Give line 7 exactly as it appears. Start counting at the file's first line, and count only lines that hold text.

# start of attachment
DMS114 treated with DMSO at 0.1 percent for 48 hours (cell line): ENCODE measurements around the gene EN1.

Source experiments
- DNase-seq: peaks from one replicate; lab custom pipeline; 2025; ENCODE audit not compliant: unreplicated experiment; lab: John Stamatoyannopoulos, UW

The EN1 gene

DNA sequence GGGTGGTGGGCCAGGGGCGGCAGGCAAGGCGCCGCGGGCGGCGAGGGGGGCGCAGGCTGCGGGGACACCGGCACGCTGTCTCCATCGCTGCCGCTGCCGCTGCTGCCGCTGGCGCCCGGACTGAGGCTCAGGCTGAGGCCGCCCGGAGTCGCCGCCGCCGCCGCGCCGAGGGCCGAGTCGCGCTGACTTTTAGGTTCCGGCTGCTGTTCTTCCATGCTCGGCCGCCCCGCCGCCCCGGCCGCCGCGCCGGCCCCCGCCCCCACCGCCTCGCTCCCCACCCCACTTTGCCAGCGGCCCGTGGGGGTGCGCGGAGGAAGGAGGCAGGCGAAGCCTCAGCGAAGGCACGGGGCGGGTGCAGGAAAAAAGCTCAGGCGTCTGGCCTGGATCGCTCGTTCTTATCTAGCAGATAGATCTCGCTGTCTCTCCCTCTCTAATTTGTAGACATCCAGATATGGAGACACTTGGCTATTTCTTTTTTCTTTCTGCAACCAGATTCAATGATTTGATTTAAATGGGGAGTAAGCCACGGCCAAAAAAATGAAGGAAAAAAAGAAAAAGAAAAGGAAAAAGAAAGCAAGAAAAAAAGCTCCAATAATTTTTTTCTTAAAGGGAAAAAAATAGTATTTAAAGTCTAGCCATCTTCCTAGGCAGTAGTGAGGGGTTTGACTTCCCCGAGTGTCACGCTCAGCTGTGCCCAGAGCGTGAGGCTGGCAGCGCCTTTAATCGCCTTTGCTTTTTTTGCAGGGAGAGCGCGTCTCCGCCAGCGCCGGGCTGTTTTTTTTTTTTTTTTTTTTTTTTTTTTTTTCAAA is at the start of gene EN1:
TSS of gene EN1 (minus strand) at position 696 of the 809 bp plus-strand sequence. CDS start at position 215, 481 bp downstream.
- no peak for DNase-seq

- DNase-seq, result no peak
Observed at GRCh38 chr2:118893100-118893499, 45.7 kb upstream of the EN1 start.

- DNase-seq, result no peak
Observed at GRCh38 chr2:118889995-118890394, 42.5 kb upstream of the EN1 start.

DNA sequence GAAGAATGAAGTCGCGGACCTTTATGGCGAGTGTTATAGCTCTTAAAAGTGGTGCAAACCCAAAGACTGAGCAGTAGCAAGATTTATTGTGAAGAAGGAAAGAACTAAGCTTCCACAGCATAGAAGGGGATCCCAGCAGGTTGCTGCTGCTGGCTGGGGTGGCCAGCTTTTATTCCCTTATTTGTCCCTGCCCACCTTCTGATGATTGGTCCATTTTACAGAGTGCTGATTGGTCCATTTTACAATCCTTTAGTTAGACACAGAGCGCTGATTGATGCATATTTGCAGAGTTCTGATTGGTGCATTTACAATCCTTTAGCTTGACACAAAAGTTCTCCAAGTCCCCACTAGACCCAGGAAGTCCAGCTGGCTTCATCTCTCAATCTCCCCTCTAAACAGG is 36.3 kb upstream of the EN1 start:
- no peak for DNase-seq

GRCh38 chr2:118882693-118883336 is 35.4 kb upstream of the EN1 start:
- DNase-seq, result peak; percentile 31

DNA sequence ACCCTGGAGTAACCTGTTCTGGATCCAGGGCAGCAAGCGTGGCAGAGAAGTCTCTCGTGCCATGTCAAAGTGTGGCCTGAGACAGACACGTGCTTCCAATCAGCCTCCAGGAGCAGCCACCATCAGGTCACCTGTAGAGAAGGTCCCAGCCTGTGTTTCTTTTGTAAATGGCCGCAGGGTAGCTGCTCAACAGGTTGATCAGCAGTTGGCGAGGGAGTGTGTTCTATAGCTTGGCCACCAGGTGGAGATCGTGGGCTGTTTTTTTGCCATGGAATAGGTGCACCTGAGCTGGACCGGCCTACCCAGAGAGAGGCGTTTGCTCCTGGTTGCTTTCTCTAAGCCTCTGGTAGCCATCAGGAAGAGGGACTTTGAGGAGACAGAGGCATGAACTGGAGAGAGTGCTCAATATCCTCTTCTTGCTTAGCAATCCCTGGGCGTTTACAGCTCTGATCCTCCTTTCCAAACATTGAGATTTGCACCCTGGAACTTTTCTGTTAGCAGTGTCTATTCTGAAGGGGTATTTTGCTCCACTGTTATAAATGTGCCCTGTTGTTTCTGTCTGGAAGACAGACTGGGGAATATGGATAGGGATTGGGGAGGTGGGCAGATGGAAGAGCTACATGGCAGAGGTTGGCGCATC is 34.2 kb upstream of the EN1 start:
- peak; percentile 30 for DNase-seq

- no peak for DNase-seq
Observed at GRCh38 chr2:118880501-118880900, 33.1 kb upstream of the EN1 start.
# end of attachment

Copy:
- no peak for DNase-seq